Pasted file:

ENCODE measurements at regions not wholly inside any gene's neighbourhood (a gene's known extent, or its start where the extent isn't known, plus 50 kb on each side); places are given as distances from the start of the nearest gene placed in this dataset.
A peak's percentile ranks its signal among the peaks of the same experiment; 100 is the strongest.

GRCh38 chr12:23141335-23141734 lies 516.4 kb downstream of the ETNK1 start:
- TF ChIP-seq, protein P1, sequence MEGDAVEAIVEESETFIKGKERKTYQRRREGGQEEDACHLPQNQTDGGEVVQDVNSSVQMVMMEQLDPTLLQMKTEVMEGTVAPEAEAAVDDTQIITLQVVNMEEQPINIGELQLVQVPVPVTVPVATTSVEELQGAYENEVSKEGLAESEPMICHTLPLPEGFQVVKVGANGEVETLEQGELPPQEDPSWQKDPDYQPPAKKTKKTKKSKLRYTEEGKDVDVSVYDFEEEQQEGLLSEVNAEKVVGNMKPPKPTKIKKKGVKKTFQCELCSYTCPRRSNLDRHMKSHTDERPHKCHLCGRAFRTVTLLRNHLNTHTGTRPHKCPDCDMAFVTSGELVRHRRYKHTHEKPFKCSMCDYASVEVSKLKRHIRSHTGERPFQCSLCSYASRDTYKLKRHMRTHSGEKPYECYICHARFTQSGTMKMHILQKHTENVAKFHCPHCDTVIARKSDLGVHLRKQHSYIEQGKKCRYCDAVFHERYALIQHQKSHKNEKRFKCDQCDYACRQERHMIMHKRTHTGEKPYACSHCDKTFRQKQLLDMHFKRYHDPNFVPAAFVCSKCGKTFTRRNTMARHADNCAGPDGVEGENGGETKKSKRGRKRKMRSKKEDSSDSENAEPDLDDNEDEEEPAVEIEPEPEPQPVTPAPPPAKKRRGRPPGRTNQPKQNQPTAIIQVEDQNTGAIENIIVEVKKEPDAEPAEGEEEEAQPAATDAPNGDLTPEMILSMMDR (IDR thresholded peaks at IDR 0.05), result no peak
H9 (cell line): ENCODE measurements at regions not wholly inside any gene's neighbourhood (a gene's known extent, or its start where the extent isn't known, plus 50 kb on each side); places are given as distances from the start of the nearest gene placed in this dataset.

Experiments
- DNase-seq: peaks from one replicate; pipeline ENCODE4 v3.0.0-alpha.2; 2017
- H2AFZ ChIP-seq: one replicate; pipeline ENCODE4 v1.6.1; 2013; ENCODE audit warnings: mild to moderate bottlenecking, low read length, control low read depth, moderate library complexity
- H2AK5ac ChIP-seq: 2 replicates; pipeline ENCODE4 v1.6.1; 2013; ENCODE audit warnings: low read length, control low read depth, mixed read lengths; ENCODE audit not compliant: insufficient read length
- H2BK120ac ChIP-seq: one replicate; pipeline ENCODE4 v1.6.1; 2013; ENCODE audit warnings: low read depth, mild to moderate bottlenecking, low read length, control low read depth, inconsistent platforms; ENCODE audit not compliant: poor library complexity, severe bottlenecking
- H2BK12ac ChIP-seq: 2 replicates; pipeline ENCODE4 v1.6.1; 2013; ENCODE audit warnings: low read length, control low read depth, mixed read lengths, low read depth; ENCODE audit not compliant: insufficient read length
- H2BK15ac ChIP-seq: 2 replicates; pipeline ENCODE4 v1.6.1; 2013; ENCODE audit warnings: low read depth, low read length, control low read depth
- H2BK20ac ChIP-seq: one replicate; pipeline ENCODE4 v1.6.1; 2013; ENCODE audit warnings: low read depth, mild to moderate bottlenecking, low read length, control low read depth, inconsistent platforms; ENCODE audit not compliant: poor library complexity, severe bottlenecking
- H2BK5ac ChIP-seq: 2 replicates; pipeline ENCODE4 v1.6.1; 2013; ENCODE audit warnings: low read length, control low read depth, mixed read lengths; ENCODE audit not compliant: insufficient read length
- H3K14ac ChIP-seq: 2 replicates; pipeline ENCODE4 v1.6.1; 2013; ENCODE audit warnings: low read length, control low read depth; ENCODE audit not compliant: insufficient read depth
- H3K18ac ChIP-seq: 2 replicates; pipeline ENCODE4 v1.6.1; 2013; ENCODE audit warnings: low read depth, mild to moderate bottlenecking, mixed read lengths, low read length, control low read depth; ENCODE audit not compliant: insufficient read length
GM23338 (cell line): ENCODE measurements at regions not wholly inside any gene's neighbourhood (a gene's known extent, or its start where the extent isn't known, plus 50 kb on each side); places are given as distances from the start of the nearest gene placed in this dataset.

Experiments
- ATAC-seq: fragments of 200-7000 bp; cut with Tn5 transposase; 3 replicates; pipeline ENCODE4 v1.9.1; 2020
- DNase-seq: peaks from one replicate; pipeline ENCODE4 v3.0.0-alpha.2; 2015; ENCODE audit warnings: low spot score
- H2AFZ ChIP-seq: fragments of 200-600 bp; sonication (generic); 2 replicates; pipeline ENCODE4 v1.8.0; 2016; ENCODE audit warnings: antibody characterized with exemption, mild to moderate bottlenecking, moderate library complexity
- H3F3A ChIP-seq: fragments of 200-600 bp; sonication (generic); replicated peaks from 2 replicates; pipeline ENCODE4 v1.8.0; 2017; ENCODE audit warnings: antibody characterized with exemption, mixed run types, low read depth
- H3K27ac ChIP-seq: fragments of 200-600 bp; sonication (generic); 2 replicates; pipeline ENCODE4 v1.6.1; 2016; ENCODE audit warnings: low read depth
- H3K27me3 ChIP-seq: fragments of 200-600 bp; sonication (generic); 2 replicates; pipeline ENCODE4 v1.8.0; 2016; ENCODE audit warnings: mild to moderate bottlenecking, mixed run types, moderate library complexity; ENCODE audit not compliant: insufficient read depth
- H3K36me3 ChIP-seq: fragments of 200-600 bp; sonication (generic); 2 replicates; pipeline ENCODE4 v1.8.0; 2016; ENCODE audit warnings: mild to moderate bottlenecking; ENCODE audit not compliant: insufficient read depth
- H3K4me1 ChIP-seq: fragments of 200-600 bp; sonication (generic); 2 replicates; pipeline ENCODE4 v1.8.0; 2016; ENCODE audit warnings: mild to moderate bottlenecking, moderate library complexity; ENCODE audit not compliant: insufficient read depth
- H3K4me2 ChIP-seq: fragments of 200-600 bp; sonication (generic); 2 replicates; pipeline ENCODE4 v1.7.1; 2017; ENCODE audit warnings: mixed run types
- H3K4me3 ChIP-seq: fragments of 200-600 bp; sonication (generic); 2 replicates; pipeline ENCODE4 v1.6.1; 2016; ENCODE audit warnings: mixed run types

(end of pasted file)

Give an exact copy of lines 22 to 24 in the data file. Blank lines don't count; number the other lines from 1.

- H3F3A ChIP-seq: fragments of 200-600 bp; sonication (generic); replicated peaks from 2 replicates; pipeline ENCODE4 v1.8.0; 2017; ENCODE audit warnings: antibody characterized with exemption, mixed run types, low read depth
- H3K27ac ChIP-seq: fragments of 200-600 bp; sonication (generic); 2 replicates; pipeline ENCODE4 v1.6.1; 2016; ENCODE audit warnings: low read depth
- H3K27me3 ChIP-seq: fragments of 200-600 bp; sonication (generic); 2 replicates; pipeline ENCODE4 v1.8.0; 2016; ENCODE audit warnings: mild to moderate bottlenecking, mixed run types, moderate library complexity; ENCODE audit not compliant: insufficient read depth